The Tides Institute as a vehicle of preservation and change

The catalyst of re-envisioning Eastport is the Tides Institute and Museum of Art, founded in 2002 by director Hugh French. Its mission has been in acquiring and presenting wide-ranging collections of artworks and historical documents reflecting the coastal region, as well as educational and preservation efforts that include eight significant buildings in the town – four of them in the downtown district – and guest artists residencies each summer.

The leadership is rounded out by French’s wife, Kristin McKinlay, who is director of exhibitions and the StudioWorks residency program, and by Jennifer Dolanski, Artsipelago/program specialist, plus eight trustees, only one of them living in Eastport. The others reside in places like Boston and New York City.

There are also concerts in its 1818 church that housed the Free Will Baptists, plus other events at its 1828/1829 Seaman’s Church, which housed the Congregationalists.

Oh, yes, every New Year’s Eve there’s the maple-leaf drop at 11 pm Eastern – midnight for our Canadian neighbors – followed by the giant sardine an hour later. Both the maple leaf and sardine were commissioned creations.

I suppose TIMA was inspired in part by the Island Institute, founded in 1983 to help Maine islands from Portland to Acadia tackle pressing environmental and socio-economic issues. The Rockland-based organization’s impressive publications include the annual magazine, Island Journal, as well as data analyses to guide public policy. Its focus is on sustainable livelihoods and communities in changing times that include rising sea levels, bringing together marginalized communities, and economic survival.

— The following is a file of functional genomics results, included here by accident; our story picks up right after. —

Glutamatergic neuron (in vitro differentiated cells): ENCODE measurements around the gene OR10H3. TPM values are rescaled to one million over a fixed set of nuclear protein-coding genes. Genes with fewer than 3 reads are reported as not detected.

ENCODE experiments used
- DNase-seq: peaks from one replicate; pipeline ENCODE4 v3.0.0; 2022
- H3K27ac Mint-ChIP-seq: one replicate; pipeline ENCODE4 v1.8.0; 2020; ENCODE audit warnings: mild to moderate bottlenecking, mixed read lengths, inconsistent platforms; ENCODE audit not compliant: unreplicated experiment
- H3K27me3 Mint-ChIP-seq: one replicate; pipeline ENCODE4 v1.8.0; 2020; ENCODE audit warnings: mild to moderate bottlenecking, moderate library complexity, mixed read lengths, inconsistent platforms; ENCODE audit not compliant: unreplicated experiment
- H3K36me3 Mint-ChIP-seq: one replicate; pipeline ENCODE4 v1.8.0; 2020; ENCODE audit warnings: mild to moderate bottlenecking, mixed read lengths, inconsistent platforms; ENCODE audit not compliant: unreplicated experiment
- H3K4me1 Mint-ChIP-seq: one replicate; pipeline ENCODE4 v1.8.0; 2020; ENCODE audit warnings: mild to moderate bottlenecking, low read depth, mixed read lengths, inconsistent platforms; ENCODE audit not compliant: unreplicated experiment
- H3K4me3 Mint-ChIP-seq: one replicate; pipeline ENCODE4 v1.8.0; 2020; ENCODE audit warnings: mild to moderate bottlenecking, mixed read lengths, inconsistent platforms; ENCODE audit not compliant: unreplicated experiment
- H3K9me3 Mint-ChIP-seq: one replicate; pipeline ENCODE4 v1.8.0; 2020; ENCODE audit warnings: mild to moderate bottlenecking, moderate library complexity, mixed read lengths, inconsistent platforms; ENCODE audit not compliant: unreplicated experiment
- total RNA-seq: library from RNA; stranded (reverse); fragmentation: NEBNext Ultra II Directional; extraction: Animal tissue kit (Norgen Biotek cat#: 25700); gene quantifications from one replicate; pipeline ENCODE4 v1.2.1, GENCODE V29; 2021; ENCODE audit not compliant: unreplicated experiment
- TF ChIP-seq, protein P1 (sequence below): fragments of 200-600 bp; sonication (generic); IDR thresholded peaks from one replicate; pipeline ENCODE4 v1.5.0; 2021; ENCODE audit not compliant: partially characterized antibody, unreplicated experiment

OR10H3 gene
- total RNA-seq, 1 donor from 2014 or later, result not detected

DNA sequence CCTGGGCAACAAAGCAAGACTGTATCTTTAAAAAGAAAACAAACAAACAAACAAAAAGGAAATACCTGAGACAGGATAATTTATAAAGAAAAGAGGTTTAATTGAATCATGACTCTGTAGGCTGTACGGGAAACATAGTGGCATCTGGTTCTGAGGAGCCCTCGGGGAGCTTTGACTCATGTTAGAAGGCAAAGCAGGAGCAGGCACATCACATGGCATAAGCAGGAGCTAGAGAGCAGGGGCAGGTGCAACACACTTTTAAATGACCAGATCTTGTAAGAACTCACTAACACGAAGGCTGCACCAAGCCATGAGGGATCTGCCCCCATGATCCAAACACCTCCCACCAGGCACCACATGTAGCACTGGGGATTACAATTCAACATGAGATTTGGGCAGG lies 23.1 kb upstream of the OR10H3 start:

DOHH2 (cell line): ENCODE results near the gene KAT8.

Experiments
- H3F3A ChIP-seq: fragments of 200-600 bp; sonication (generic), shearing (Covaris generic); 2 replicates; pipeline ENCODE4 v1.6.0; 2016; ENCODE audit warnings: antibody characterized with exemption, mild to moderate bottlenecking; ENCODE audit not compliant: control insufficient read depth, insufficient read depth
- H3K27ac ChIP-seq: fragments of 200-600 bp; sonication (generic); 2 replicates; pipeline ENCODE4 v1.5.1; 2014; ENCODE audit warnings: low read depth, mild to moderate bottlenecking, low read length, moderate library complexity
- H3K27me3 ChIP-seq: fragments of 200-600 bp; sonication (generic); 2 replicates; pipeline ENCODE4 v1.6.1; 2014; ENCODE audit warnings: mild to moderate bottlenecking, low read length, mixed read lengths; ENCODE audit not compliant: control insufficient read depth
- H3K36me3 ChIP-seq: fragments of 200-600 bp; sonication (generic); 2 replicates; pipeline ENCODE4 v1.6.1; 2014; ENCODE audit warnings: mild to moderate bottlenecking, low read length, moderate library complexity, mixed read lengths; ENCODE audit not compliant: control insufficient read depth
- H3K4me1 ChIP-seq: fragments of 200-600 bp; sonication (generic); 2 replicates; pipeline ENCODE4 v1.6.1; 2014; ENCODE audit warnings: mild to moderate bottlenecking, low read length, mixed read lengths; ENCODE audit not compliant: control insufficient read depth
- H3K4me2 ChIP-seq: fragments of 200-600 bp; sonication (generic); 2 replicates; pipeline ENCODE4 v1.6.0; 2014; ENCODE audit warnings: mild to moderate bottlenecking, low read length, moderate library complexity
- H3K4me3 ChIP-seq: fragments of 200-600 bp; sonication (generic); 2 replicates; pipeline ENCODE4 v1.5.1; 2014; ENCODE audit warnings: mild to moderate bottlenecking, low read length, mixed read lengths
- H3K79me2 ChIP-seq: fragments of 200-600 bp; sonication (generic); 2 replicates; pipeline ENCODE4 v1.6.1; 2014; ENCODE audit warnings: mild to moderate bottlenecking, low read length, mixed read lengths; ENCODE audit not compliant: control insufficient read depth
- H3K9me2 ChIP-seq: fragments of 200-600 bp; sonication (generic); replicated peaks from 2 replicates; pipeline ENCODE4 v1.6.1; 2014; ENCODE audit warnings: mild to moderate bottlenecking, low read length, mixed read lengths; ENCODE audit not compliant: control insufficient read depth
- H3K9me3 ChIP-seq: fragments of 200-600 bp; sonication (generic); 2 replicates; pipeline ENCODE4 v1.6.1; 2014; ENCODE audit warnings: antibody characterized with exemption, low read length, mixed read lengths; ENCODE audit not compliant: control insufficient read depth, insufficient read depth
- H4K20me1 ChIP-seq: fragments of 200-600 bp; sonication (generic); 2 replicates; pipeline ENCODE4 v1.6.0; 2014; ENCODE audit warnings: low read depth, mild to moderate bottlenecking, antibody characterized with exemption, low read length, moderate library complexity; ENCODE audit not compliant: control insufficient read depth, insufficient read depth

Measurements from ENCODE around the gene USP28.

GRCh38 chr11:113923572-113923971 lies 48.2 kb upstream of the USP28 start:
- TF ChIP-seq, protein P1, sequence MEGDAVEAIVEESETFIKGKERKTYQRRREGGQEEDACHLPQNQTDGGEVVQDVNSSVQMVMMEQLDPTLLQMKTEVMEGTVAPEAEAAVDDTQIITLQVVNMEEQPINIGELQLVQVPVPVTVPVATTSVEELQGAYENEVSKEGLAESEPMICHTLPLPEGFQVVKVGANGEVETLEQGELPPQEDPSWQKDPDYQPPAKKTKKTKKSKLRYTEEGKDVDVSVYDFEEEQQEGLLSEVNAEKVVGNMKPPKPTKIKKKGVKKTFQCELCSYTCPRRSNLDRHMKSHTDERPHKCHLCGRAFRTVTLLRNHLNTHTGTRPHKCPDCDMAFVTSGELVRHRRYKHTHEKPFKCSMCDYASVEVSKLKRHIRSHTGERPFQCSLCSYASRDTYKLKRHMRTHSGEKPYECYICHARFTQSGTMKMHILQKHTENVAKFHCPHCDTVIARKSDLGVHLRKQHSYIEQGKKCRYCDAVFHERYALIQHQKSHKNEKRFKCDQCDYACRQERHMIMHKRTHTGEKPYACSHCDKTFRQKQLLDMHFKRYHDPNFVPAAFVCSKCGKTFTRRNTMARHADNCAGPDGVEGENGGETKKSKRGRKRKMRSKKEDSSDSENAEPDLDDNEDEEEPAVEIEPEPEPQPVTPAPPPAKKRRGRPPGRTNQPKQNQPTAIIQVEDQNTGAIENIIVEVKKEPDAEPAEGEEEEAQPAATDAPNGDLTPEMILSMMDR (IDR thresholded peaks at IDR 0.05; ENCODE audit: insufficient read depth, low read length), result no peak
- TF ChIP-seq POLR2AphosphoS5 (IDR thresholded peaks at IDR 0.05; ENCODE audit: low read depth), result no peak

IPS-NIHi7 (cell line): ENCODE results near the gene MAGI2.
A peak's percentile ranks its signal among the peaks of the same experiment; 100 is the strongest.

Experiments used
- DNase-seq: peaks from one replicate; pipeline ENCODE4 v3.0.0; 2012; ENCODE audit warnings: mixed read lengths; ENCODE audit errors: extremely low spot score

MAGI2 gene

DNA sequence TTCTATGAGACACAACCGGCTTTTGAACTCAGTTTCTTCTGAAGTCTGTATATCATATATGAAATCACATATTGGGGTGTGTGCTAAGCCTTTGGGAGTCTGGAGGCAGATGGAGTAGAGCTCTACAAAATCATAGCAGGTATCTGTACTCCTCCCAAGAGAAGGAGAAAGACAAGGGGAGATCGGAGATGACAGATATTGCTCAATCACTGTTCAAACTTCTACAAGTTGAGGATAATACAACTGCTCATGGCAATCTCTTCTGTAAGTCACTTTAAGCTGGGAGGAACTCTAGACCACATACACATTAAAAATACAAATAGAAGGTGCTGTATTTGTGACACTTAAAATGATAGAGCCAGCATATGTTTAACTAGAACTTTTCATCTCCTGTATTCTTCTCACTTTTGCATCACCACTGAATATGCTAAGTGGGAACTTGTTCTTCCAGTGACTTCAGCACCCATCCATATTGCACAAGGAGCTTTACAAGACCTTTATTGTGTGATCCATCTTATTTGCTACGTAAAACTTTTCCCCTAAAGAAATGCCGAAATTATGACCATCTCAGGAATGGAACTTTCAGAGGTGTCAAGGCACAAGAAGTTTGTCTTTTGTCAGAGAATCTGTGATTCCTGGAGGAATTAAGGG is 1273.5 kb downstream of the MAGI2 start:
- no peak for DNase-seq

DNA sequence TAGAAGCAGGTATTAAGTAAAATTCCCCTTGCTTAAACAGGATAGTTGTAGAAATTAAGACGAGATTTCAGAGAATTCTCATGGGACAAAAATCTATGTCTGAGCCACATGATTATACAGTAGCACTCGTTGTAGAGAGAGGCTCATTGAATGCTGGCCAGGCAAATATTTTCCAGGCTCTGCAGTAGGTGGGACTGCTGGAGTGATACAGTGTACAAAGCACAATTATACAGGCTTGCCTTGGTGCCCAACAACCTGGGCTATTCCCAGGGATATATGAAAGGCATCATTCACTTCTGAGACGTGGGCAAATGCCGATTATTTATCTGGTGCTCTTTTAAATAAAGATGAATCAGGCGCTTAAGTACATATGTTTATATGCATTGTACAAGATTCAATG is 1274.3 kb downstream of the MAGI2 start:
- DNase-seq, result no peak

The heart of the enterprise is in a former bank on Water Street downtown.

In contrast, for now, TIMA’s focus seems to be more on art and architecture, principally – especially the small downtown on the National Register of Historic Places.

In essence, it’s building a future rooted in the past but not stuck there. It’s really the way every art moves, too, no matter how revolutionary some of the leaps may seem.

Renovation of the former Masonic lodge downtown is designed to house additional exhibition space and perhaps mixed use upstairs.

I do have to wonder whether TIMA has taken on too much. The restorations appear to have stalled, perhaps before Covid set in, and both of the churches need significant repair, inside and out. The institute has, all the same, helped distinguish Eastport as a fine arts center in a visually stimulating setting in Maine, an identity that may attract new residents in a time of national population change.

Frankly, it was one of the things that lured me here, as well as my wife and elder daughter.

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